China Aviation Industry Strategy? Why Build When You Can Buy!

 In Aviation Trends, Business Aviation, General Aviation

Chinese Aviation has been one of the industries that has benefited from when President Nixon first opened the doors for trade in 1972. Since then we’ve seen a myriad of Chinese-made products enter mainstream American life – everything from pooper-scoopers to iPads. The Chinese now make so many things we use daily, we hardly even notice. However, the latest items bearing the “Made in China” label might not be so easy to ignore – and they’re coming to an airport near you!

The “Made in China” Label is Already at Your Airport!

If you’re an aviation enthusiast, you’ve probably seen a Nanchang CJ-6 at an air show. Made in China, it’s a favorite of Western aerobatic pilots on a budget and an admitted rip-off of the Russian Yak 52. In the last few years, the Chinese have added a more names to their aerospace portfolio and they’re far less exotic sounding or Russian inspired than the Nanchang CJ-6. In fact, they are familiar names like Continental Aircraft EnginesCirrus AircraftDiamond Aircraft, Enstrom Helicopter and Mooney Aircraft – all purchased by Chinese Aviation companies and now under Chinese ownership. Is this the result of a slow U.S. aviation economy or the future of U.S. aviation?

Aviation has been growing in China for the past 25 years, which includes commercial, military and recently the general aviation as well. China expects homemade commercial aircraft to supply more than 10% of the domestic market by 2025, while regional jetliners should reach 10 to 20% of the global market by 2025. It also aims for global market shares of 40% of light general aviation aircraft and 15% for helicopters.

Chinese Aviation — Poised for 20% Annual Growth.

China currently has around 235 airports, but many lack the capacity to meet the coming increase in passenger numbers and flights. Government officials estimate 450 airports will be needed across the country by 2035. According to a study done by Booz Allen, Chinese policy makers have been lifting restrictions on Chinese air space and aviation-related industries to create a more favorable operating environment for the aviation industry so as to expand aviation’s public service, encourage economic growth and boost transportation across China.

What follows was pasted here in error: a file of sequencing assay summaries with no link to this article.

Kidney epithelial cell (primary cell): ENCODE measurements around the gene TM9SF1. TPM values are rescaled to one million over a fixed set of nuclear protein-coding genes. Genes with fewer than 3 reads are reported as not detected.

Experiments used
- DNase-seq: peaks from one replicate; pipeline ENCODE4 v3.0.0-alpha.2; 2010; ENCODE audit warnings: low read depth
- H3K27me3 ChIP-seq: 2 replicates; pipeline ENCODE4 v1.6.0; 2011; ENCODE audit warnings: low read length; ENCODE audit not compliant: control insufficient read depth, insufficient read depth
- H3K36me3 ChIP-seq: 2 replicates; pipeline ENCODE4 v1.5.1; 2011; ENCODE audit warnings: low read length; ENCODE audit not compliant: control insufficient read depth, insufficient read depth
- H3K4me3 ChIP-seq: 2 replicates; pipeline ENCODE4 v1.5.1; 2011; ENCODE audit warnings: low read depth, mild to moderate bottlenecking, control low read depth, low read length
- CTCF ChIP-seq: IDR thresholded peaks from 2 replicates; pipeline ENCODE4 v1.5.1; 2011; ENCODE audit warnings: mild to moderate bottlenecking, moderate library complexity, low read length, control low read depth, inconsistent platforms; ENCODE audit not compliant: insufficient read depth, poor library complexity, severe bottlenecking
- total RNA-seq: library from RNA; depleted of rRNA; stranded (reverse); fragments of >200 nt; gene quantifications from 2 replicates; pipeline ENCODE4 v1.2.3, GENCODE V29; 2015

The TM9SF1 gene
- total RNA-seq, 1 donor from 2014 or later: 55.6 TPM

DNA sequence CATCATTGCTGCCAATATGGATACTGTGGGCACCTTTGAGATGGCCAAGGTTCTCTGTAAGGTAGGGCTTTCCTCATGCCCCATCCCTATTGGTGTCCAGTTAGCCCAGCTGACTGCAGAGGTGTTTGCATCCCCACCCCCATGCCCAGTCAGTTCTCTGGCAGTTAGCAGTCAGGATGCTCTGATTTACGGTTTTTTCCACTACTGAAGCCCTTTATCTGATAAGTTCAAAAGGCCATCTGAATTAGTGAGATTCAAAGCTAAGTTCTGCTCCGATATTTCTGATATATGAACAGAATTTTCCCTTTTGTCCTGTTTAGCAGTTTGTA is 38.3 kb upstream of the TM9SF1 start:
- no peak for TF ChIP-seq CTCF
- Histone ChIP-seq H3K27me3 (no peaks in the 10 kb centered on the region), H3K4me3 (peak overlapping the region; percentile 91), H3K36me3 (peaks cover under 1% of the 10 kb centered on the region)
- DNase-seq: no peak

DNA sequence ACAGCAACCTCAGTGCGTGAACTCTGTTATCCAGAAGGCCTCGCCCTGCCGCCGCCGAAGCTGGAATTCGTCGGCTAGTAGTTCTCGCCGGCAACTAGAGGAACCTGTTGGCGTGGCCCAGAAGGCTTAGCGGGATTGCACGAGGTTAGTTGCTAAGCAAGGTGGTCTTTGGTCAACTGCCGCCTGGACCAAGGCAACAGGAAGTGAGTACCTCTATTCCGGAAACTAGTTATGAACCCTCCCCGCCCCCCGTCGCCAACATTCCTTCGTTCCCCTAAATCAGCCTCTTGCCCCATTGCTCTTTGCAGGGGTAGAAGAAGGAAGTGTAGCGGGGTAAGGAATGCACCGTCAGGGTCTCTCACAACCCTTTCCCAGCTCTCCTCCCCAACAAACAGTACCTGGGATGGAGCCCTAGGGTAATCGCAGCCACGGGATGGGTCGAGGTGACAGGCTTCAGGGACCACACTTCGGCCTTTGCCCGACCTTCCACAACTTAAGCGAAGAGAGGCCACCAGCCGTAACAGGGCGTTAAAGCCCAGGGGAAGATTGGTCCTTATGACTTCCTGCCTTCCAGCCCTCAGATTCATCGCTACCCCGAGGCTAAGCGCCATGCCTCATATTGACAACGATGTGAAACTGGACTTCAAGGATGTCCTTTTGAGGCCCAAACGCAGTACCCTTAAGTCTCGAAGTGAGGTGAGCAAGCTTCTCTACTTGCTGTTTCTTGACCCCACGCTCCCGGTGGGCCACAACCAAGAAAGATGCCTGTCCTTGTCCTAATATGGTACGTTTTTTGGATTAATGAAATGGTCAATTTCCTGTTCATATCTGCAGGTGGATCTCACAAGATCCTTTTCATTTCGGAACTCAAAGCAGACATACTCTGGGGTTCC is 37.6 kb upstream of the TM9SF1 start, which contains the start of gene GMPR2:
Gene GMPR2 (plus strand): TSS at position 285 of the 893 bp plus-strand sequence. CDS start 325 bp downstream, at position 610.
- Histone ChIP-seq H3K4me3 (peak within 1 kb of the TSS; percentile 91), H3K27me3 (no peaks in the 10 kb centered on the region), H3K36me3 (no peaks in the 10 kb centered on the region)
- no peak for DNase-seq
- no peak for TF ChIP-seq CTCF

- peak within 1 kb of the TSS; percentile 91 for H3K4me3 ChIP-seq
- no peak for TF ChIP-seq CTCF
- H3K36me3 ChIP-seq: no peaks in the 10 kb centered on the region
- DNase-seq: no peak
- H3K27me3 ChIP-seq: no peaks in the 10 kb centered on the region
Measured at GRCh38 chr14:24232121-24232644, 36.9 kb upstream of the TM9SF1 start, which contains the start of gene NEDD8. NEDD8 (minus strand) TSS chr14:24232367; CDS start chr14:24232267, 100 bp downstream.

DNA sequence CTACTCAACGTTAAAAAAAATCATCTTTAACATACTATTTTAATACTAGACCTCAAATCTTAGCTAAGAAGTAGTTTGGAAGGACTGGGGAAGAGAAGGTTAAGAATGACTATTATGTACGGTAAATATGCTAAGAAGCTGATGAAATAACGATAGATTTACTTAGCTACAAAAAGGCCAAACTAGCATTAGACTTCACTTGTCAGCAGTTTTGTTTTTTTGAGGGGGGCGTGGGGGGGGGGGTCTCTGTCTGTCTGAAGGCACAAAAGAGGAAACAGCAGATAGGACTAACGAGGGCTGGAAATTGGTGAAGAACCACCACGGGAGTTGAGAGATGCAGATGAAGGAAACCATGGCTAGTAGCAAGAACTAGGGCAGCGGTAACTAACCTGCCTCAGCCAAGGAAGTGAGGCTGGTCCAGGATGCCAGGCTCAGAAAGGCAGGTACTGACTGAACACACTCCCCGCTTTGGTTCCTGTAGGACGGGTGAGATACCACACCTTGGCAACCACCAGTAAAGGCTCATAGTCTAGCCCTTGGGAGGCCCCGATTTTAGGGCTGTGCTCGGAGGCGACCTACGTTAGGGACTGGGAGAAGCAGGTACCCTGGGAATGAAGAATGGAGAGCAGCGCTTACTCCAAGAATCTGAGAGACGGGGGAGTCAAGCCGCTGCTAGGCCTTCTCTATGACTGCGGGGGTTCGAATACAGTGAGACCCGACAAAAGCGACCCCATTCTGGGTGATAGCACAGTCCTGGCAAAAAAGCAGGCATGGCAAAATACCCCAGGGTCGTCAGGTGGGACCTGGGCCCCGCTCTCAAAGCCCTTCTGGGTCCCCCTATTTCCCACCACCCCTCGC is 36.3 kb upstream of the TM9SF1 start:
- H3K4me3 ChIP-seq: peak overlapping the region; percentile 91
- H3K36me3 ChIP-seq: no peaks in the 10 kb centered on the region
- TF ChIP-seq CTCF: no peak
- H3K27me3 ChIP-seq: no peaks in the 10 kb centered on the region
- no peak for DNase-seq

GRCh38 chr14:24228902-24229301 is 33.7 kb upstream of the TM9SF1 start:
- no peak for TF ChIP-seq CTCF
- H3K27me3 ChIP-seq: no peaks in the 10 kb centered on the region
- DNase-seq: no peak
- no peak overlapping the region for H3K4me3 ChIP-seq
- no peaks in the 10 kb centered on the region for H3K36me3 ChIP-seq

By many estimates aviation in China is poised for a 20% annual growth rate for at least the next decade. The question is who will benefit most — Western aerospace companies or state-run Chinese aviation companies?

There is no doubt there is pent up demand throughout Asia for an increase in aviation services. American and European aerospace giants like Boeing and Airbus have embraced the Chinese market in order to take advantage of growing sales opportunities in the Far East, as well as the low labor costs in China. The result is a series of joint ventures between China’s Aviation Consortium and the Western manufacturers — what Forbes refers to as the ABCs of Chinese Aviation – Airbus, Boeing and Commercial Aircraft Corporation of China (COMAC). Airbus and Boeing have both set up shop in China for assembly of some of their planes. Meanwhile GE’s jet engine division now supplies engines for western designed aircraft made in Chinese, as well as Chinese designed and manufactured aircraft like COMAC’s C919 (a Jetliner that could eventually compete with the Boeing 737 and the Airbus 320).

Are We Giving Away Too Much Aviation Intellectual Capital

General Aviation manufacturers like Cessna have also entered into production with the Chinese. Cessna originally contracted with the Chinese to produce most of the components of the now defunct Skycatcher light sport aircraft and is going ahead with the production of the Cessna Citation XLS+ in China.

While the list of East-West aviation initiatives in China grows, the question still remains who comes out ahead in the end. Critics complain that opening manufacturing plants in China gives away too much aviation intellectual capital – teaching the Chinese how to make better aircraft much faster than they would have been able to without this knowledge. If this sounds xenophobic, it probably is. But if we’re eventually going to be flying in Chinese aircraft or relying on Chinese systems and parts, then maybe bringing them up to speed in quality and safety is the prudent thing to do.

The Chinese Economy is Fueling Change.

The fact of the matter is, the Chinese economy is flush with money and the Chinese government is committed to growing its aerospace industry by buying American and European aircraft companies. In addition, the Chinese government has relaxed rules and regulations to encourage western aerospace companies to invest in China. As this occurs, the transfer of intellectual technology capital is going to happen no matter what.

No one is betting that Chinese made airliners will surpass Western airliner designs just yet, but some of our aircraft, or parts of them, are being made in China. Judging from the number of our GA companies the Chinese are either buying out right or becoming silent partners in (i.e. the Chinese now hold a share in the ICON LSA), we should pay attention to matters like specifications, certifications and quality control.

The Chinese Aviation industry has a lot of catching up to do if it wants to compete with Western aerospace companies. However, they are learning fast and what they produce and how they produce it should be on our radar. For now, China’s desire to expand their aviation market is opening a huge market for both Western commercial and general aviation manufacturers. Because aviation is a business where lives are at stake, we should make sure both they and we get it right.

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